Cloud-native and Elastisys Compliant Kubernetes supports CRI and OCI runtimes. This implies that it can be used to coordinate the development and deployment of containers by any such runtime engine. Additionally, it enables every networking and storage driver that Kubernetes has to give, providing a full cloud-native experience.
By utilizing pre-built settings, Kubernetes distributions assist teams in managing Kubernetes groups effectively. More distributors are entering the market as Kubernetes usage continues to increase.
Some of the most well-liked Kubernetes distributions have been discussed in this piece, along with their characteristics and appropriate use cases. These should be taken into account when choosing a tool to handle the Kubernetes-based workloads in your organization.
Developers now use Kubernetes as their go-to tool for container management at scale. The Google-developed open-source container management system is esteemed, well-supported, and still developing.
Additionally vast, intricate, and challenging to install and setup, up Kubernetes. In addition, the end consumer is left to do the bulk of the labor. Therefore, the best course of action is to look for a comprehensive container solution that incorporates Kubernetes as a supported, managed component rather than picking up the pieces and trying to go it alone.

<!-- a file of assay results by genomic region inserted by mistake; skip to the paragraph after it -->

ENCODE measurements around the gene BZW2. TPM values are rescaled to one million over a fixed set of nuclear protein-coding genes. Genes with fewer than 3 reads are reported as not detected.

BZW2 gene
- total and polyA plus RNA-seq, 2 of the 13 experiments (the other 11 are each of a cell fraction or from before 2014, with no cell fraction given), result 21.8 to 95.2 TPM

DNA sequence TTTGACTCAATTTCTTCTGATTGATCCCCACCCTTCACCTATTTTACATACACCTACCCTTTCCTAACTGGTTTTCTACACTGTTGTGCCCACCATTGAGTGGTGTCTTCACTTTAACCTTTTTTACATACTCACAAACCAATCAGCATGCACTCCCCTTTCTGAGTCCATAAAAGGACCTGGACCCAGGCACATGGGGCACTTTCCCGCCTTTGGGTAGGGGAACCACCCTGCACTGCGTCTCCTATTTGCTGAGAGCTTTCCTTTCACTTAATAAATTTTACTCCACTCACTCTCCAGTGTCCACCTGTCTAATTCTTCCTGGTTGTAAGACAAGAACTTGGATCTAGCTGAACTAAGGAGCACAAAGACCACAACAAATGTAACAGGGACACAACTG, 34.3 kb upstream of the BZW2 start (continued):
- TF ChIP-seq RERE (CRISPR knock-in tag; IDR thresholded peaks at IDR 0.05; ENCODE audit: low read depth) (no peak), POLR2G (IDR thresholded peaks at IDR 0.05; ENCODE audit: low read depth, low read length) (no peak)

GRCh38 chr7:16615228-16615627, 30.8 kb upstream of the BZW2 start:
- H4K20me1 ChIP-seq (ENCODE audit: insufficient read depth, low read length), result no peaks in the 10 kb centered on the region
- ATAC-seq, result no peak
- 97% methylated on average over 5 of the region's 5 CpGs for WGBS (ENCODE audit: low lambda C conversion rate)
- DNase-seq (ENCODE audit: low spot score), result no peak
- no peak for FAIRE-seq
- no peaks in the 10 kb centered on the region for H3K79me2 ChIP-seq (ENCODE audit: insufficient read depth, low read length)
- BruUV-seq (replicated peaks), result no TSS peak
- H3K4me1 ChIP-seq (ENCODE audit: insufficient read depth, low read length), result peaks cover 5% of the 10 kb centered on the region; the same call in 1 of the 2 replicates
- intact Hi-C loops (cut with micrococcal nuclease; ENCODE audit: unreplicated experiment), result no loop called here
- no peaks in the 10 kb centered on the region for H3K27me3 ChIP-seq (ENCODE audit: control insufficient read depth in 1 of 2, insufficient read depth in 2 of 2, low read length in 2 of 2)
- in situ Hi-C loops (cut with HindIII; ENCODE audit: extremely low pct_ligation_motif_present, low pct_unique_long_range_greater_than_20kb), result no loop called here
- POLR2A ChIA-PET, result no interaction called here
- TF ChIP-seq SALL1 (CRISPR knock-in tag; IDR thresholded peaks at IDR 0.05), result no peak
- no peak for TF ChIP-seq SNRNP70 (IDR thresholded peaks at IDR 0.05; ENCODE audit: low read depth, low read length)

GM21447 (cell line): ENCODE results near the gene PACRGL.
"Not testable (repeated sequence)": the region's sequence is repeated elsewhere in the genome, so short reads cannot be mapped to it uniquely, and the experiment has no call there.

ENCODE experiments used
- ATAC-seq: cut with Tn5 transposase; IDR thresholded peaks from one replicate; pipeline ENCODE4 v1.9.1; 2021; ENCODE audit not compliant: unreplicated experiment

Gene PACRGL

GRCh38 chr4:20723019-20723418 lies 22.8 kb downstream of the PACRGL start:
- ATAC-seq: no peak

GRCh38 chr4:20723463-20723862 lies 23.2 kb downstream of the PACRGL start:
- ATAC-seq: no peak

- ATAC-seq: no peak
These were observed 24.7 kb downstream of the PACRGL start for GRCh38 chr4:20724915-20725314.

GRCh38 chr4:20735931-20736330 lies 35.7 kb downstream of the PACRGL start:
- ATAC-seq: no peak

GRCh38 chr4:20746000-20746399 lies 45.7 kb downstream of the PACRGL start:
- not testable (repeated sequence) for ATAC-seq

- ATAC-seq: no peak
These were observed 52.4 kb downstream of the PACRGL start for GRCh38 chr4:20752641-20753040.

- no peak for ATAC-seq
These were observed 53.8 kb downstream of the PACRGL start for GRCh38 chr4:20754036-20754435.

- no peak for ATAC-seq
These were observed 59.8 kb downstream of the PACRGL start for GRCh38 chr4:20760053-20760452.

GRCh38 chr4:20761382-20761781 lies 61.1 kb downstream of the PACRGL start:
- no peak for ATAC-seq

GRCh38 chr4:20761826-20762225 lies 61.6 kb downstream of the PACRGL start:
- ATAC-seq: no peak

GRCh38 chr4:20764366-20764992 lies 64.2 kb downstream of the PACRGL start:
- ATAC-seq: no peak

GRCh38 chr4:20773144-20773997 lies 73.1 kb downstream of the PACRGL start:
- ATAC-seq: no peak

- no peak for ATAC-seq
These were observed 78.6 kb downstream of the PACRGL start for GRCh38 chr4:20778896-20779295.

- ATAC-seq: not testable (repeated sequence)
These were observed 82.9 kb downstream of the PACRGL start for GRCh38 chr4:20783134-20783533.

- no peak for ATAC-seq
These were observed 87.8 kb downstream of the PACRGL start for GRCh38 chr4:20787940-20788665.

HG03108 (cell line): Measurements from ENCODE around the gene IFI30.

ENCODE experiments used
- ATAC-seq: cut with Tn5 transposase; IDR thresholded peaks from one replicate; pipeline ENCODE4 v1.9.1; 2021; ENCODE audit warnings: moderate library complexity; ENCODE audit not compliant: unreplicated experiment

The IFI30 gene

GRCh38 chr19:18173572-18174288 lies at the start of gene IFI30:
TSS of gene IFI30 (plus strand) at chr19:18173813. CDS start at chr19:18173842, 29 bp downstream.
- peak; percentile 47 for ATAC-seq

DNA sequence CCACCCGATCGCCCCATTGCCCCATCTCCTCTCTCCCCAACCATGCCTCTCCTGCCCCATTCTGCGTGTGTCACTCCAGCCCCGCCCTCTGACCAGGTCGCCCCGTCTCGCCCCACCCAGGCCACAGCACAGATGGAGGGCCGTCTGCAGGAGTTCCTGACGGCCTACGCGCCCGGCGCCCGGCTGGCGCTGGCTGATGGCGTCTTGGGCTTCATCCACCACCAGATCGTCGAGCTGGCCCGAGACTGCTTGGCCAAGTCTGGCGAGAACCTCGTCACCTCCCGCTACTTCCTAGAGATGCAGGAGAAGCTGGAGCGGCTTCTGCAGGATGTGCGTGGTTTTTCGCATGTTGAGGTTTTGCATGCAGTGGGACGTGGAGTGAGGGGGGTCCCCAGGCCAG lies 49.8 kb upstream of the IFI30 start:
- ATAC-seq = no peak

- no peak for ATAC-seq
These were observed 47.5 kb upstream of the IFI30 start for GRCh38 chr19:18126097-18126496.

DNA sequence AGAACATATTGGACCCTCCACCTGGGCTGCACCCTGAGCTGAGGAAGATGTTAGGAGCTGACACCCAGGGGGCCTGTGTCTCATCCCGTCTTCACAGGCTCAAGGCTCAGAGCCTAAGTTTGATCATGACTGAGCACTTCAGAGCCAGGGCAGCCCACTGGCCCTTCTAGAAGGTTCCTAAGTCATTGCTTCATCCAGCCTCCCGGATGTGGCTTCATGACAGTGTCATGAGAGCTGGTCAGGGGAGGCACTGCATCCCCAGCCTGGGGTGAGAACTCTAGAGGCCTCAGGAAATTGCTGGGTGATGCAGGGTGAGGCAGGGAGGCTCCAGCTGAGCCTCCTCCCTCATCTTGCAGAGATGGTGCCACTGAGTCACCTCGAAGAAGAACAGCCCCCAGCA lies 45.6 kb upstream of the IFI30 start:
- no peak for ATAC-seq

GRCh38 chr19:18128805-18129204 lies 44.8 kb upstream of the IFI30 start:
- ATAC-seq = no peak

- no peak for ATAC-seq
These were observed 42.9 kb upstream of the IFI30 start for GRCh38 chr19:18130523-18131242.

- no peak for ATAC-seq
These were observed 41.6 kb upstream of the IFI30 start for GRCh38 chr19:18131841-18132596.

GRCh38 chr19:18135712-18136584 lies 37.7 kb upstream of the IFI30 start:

Atatus Kubernetes Monitoring
With Atatus Kubernetes Monitoring, users can gain valuable insights into the health and performance of their Kubernetes clusters and the applications running on them. The platform collects and analyzes metrics, logs, and traces from Kubernetes environments, allowing users to detect issues, troubleshoot problems, and optimize application performance.
You can easily track the performance of individual Kubernetes containers and pods. This granular level of monitoring helps to pinpoint resource-heavy containers or problematic pods affecting the overall cluster performance.